What's the Impact of School Segregation? Annie Wimbish, a school superintendent in Hattiesburg, Miss., and educator Jonathan Kozol are both long-time educators who work with children in public schools. They talk with Farai Chideya about the current trend of re-segregation in public schools.
NPR logo

What's the Impact of School Segregation?

  • Download
  • <iframe src="https://www.npr.org/player/embed/14567426/14567412" width="100%" height="290" frameborder="0" scrolling="no" title="NPR embedded audio player">
  • Transcript
What's the Impact of School Segregation?

What's the Impact of School Segregation?

  • Download
  • <iframe src="https://www.npr.org/player/embed/14567426/14567412" width="100%" height="290" frameborder="0" scrolling="no" title="NPR embedded audio player">
  • Transcript


And now we turn to two educators who've seen first hand how segregation impacts black students.

Jonathan Kozol is an author and civil rights activist who's been working with intercity students for the past 40 years, and Annie Wimbish is superintendent of public schools in Hattiesburg, Mississippi.

Thanks both of you for joining us.

Dr. ANNIE WIMBISH (Superintendent, Hattiesburg Public School District, Mississippi): Thank you for inviting me.

Professor JONATHAN KOZOL (Author, "Letters to a Young Teacher"): Thank you.

CHIDEYA: So, Annie, let's start with you. You were a student in a newly integrated Virginia school system. What was that experience like for you?

Dr. WIMBISH: In that newly integrated system, initially, it was pretty quiet. It was not a lot of differences happened except that I remember the groupings, students were grouped according to ability - ability grouping in those days, and pretty much like it is today, though the basic groups were predominantly black and the advanced groups were predominantly white. And I was one of those students who happened to be in the predominantly white - the advanced group - and I never understood why I could not be in the classrooms with students who look like me. So that was one of the things that really stood out.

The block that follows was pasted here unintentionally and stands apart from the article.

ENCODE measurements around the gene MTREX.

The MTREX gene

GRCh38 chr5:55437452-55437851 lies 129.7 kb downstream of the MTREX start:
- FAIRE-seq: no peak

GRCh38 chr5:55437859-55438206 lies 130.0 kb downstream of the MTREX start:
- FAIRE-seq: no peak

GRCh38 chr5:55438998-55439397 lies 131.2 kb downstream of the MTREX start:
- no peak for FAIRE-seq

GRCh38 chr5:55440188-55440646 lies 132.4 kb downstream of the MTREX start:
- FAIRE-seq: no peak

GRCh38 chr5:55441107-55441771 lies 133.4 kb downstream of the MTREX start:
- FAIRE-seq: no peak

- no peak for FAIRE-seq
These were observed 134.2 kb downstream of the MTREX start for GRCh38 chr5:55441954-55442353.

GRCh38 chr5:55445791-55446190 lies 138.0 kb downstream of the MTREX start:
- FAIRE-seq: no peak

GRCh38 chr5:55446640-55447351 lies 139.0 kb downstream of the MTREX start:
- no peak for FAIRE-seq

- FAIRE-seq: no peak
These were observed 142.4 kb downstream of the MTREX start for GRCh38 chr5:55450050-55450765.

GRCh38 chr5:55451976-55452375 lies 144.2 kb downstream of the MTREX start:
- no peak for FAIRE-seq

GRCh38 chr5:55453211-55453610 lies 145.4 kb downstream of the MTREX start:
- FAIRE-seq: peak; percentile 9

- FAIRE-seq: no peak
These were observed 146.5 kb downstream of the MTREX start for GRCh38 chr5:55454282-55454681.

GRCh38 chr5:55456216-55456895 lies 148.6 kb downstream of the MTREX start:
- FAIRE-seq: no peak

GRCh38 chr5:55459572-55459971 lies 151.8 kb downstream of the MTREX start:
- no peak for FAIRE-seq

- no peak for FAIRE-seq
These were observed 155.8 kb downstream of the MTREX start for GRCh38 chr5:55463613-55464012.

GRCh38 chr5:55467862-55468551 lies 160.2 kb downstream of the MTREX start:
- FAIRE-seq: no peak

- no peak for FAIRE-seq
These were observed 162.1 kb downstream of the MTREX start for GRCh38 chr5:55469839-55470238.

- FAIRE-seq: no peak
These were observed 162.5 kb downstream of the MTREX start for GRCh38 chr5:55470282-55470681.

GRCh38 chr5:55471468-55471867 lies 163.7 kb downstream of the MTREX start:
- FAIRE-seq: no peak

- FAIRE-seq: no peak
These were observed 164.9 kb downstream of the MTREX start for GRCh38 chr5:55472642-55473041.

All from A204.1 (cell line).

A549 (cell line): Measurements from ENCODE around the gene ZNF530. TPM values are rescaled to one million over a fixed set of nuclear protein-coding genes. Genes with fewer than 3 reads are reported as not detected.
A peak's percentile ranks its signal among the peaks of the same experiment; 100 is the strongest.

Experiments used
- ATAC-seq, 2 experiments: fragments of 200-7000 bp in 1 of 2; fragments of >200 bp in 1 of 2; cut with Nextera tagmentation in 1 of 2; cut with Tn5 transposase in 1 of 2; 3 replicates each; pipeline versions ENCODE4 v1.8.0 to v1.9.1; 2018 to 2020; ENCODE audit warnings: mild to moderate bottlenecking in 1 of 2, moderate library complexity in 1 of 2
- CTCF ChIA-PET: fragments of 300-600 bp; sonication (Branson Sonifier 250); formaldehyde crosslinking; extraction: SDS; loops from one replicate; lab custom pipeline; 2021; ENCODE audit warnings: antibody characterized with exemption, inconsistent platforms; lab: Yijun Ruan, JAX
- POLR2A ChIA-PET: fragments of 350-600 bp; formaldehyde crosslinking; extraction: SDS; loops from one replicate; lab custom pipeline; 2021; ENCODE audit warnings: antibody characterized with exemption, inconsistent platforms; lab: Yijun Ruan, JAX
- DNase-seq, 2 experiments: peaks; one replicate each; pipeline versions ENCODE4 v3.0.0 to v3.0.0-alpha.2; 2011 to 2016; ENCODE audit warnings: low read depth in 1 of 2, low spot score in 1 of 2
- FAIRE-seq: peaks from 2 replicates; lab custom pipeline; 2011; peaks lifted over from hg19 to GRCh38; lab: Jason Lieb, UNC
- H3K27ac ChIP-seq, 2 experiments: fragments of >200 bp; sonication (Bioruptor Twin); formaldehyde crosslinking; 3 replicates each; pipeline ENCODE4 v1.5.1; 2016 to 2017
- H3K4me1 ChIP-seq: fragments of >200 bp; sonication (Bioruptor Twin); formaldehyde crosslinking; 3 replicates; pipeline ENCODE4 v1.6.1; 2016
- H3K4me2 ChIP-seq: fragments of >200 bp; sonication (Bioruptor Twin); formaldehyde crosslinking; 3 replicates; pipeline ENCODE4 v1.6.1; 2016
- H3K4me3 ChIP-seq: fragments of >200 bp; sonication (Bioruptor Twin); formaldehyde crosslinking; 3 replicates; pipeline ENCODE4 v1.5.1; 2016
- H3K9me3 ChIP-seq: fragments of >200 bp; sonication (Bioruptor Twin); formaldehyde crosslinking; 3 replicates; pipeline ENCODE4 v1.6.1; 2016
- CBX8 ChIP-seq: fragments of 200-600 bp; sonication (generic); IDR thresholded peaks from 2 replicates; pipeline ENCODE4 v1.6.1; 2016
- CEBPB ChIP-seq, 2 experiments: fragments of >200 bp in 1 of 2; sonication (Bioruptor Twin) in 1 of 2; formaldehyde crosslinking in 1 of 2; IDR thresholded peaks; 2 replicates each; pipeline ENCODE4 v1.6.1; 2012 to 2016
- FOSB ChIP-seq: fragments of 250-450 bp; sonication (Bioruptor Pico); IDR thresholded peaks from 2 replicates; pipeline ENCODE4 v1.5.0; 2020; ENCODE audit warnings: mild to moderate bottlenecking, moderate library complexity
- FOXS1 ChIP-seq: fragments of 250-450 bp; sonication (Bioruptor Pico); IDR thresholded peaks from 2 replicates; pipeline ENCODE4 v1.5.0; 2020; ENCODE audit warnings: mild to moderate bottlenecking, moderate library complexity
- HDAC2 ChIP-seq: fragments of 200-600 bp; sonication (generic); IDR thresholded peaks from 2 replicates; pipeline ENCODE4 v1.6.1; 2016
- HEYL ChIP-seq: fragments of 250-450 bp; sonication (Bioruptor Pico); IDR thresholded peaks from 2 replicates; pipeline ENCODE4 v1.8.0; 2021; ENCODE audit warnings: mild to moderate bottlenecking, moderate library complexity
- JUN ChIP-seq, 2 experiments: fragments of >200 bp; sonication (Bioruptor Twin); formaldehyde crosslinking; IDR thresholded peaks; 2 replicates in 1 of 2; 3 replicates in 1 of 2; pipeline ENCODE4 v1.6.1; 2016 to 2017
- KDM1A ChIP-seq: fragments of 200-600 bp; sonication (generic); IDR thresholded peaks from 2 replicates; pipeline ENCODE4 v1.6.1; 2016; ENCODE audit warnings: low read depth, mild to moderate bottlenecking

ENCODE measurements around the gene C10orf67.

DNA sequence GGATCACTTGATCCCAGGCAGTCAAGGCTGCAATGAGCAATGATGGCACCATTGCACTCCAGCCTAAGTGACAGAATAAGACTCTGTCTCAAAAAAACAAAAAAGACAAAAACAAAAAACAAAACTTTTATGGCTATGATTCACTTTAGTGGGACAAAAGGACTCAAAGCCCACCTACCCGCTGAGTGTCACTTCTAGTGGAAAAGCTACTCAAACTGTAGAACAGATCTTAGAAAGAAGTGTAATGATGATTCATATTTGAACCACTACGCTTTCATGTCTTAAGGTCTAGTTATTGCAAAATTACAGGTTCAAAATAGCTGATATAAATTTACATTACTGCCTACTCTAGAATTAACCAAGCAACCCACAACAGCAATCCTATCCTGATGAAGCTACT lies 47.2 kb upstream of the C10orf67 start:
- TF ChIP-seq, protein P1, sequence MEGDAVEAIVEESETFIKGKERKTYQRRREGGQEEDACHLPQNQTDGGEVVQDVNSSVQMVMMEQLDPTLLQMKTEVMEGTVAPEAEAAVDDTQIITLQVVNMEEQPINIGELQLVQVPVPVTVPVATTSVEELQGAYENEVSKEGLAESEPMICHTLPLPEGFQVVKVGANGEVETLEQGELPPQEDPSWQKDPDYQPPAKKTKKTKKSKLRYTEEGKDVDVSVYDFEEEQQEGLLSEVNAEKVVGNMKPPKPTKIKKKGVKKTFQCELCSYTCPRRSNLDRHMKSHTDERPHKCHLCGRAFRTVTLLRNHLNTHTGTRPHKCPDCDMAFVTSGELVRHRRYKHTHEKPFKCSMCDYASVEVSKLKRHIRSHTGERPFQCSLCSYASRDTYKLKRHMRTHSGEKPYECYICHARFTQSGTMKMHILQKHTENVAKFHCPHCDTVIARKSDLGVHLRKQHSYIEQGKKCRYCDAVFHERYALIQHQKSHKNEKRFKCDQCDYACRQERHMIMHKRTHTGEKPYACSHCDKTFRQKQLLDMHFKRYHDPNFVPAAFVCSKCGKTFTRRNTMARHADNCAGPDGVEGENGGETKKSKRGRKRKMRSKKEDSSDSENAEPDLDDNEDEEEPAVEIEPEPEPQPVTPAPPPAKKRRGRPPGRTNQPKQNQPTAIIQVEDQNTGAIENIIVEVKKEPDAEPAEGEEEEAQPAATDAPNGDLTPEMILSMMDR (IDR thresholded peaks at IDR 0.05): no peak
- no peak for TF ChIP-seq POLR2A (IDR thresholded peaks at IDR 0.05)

CHIDEYA: Jonathan, we just heard a little bit about desegregation in the South versus the North. Now, when you first got into teaching, the country was just beginning to deal with desegregation. If you walked into a Northern classroom in the early days of desegregation, would you have actually seen black and white students together?

Prof. KOZOL: Well, yes. Not in the cities themselves, but - because those very little - there was very little integration in the cities, but a lot of the Northern cities developed voluntary integration programs with the suburbs that surrounded them.

In Massachusetts, for example, 34 of the top suburbs surrounding Boston began a tremendous pressure from the civil rights group who do each other's working, began a voluntary integration program. And it still exists, by the way. It's been in existence for 40 years. And I happen to end up teaching in it because I was hired to teach in one of the exclusive suburbs, which started this program. So I - after having begun in a segregated school in Boston, a couple of years later, there I was in a marvelous, highly funded, beautiful school that was racially integrated.

And I saw the difference for the black kids. For example, in the city, I had 35 children in my class. Now, suddenly out in the suburbs, I had only 19. And those black students - without exception - did very, very well academically. Yes, there was a little social discomfort at the first, but it disappeared pretty quickly. They made - because we started when they were young, they made friends with their classmates.

And anyway, over the course of 40 years, 90 percent of the black and Hispanic kids who have been in this program have gone on - have not only graduated from high school with their class, but gone on to four-year colleges, typically very, very good ones. In fact, 95 percent of them go on to college compared with something like, you know, 30 to 40 percent survival rate for inner-city kids these days. And it's…